In the midst of the United Nations World Food Program announcement this week of its annual operations for the year 2011, the organization claimed a $79.1 million shortfall in its necessary funding, which might lead to the curtailment of emergency and nutritional food aid throughout the country.
The WFP launched a two-year initiative, entitled the “Emergency Food Security and Nutrition Support to the Vulnerable Population in Yemen” in response to earlier research by the group which found that that 7.2 million Yemenis are food-insecure.
According to the organization, if urgent financial support for their activities is not acquired soon, many of its life-saving operations will need to be cut back. These include the food rations to internally displaced persons in Sa’ada, air shipments of emergency supplies to the war-torn North, and schooling for Somali refugees in the Kharaz Camp in Shabwa.
“The new operation launched on the first of January includes a very, very robust safety net which assists 1.8 million people,” said Georgia Warner, WFP’s Media and External Relations representative in Yemen.
She described the campaign as an exceptional model, since the proposed “safety net” is meant neither as a permanent fixture of food distribution in Yemen, nor simply as an emergency operation, but “an interim measure, which lies somewhere between emergency work and development.”
WFP country director, Gian Carlo Cirri was quoted as saying, “this operation is expected to address this peak in high food prices while developmental partners expand existing safety nets.”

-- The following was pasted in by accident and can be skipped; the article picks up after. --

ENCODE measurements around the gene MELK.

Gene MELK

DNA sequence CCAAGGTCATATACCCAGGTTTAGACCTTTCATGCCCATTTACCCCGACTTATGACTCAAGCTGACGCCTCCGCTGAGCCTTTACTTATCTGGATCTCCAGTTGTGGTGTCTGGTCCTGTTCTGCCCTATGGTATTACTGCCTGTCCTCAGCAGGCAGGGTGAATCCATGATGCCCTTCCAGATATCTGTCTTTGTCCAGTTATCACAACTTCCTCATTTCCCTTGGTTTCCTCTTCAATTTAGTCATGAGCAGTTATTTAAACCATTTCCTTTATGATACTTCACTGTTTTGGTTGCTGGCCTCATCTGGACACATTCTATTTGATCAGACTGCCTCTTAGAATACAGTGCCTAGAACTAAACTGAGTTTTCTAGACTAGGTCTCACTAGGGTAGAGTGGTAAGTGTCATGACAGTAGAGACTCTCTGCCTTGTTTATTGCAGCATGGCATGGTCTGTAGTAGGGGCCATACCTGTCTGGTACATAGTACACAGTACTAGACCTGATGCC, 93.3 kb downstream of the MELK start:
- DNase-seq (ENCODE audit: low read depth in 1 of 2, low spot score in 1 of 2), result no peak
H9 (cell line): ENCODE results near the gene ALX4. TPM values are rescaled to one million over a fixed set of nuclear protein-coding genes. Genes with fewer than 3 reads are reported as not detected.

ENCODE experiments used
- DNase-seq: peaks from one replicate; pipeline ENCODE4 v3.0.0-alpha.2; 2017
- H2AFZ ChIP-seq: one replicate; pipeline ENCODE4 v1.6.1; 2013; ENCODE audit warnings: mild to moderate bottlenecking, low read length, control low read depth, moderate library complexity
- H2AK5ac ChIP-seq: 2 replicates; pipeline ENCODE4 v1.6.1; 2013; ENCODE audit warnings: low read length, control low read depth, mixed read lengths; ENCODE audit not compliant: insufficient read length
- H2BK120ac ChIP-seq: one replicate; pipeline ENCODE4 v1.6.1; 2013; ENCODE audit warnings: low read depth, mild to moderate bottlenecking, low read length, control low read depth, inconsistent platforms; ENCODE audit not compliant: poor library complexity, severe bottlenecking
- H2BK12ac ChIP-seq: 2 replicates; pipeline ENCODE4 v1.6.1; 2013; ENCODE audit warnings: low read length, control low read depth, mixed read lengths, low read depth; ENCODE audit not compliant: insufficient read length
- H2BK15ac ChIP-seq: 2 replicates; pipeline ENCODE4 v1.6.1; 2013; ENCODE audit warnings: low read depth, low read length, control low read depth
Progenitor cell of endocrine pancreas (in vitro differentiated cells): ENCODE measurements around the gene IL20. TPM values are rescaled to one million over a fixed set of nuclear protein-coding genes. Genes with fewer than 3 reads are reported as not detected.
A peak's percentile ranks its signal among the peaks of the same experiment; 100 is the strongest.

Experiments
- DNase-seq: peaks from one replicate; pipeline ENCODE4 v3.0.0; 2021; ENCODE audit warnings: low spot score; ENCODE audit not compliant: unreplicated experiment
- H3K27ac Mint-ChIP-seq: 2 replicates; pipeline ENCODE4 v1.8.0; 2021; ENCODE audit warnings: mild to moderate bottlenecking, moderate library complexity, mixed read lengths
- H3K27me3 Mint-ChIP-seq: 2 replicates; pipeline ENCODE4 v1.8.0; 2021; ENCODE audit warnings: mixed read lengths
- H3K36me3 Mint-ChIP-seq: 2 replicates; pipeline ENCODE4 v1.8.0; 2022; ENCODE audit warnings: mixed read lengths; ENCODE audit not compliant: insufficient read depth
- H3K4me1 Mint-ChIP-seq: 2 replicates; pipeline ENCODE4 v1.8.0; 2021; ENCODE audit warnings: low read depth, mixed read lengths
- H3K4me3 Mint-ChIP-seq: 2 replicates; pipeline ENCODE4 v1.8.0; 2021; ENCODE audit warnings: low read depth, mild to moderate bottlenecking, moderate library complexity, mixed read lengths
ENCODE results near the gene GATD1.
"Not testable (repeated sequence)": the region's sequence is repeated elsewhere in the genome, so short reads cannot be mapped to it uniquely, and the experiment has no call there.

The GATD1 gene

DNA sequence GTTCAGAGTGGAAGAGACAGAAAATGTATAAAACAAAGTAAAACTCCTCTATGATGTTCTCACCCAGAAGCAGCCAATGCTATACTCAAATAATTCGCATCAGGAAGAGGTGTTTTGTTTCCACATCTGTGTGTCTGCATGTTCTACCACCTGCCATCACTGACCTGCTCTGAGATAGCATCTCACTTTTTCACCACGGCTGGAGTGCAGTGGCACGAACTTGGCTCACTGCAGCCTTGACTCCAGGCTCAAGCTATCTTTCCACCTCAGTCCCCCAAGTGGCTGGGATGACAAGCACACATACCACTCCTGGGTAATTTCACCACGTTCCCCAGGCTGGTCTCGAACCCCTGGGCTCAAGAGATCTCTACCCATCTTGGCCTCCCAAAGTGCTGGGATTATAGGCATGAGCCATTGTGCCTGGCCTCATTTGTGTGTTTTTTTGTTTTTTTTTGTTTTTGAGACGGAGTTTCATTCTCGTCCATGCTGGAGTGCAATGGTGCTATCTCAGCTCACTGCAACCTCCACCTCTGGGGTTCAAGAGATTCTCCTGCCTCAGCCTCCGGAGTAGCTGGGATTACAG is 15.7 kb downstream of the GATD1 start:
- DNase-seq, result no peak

“The operation includes a pilot cash scheme with a very strong evaluation component which will allow us to determine in what areas cash or food is the most efficient means to address food insecurity and poverty,”
The impact of the global financial crisis, poor governance, conflict, unemployment, and arid lands have contributed to the onset of a food crisis in Yemen of unprecedented proportions.
All this coincides with a spike in international and regional food prices, which have sparked unrest from Algeria to Jordan, and which was instrumental in the recent uprising in Tunisia.
On developments related to food in Yemen, Ms. Warner noted, “it’s a tricky context to make any sort of predictions. We’ve yet to see the results of what has happened in with Sa’ada, and there are high food prices, elections, the gender discrepancy, and a water shortage, while oil revenues are nearly gone.”
“Not just one of these factors is causing food insecurity, they all are,” she noted.
The estimated cost of the two-year operation, projected to cost US$ 77 million, will assist 682,000 children, 88,000 pregnant and lactating women, and over 1.8 million food insecure Yemenis.
The Ministery of Public and International Cooperation endorsed the new operation by signing an agreement to support its ongoing activities.